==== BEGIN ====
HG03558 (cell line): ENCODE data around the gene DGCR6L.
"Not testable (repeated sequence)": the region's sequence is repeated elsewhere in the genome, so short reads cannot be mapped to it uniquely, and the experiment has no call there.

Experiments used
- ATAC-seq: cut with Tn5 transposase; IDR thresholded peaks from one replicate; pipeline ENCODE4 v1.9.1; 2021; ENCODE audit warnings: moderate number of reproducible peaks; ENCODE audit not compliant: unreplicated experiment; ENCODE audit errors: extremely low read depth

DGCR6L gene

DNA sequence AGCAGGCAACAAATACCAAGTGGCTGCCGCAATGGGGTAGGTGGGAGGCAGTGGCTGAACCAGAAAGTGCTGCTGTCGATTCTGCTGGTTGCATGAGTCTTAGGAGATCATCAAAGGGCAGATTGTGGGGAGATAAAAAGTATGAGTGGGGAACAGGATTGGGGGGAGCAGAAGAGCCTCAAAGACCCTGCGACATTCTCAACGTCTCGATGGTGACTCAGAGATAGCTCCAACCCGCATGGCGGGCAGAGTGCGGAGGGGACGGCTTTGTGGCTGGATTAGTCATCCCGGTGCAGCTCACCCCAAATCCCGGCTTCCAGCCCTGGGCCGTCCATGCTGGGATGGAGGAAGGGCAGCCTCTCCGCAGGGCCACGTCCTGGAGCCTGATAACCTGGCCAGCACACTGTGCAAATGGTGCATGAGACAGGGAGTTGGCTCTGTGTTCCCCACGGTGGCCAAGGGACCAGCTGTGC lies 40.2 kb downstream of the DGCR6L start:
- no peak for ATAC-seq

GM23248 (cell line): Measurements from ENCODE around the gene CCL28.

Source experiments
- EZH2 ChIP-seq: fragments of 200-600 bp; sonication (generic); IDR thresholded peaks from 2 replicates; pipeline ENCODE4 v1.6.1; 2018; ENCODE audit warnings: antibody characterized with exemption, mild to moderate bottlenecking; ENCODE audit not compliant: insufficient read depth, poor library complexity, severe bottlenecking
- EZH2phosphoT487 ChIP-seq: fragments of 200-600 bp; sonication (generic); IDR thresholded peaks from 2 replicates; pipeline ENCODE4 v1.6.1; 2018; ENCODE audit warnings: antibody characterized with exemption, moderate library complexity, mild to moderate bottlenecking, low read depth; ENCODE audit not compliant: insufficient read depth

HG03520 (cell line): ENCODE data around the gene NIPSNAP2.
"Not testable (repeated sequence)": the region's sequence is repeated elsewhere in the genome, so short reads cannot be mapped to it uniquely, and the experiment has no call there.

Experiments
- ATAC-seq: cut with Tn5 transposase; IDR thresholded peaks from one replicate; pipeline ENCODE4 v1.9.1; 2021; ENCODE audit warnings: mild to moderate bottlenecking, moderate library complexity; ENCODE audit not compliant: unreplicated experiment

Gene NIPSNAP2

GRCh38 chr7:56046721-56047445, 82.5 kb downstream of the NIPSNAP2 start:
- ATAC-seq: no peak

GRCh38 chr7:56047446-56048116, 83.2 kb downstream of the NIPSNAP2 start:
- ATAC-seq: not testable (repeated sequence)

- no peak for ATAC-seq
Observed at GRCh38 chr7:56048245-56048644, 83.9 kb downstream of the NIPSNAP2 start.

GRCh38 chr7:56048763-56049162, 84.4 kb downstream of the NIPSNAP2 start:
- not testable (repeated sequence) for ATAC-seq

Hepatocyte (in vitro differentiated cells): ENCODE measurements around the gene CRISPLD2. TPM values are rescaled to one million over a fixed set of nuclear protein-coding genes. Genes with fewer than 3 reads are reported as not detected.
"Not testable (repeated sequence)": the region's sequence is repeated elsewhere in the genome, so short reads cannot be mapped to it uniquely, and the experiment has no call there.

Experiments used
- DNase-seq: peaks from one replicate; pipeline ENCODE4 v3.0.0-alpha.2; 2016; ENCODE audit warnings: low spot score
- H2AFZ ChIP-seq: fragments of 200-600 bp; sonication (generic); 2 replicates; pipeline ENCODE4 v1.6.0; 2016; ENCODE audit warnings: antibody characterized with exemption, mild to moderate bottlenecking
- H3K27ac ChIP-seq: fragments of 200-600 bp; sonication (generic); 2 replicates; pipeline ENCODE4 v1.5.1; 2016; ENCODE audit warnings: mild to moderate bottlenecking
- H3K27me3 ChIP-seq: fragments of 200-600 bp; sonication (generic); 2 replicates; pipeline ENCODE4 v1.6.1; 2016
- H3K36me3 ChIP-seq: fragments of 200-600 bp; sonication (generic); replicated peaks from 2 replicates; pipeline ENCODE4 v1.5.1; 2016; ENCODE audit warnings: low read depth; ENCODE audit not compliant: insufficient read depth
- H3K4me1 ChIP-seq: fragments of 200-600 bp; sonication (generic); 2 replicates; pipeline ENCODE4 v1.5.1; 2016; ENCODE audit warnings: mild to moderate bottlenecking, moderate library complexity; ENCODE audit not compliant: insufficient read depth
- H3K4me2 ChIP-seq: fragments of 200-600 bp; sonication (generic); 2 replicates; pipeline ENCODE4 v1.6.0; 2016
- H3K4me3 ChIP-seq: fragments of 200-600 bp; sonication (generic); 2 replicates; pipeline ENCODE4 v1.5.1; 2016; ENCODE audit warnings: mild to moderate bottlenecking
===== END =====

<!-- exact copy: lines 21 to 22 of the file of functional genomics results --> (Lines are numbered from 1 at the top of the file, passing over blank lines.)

- no peak for ATAC-seq
Observed at GRCh38 chr7:56048245-56048644, 83.9 kb downstream of the NIPSNAP2 start.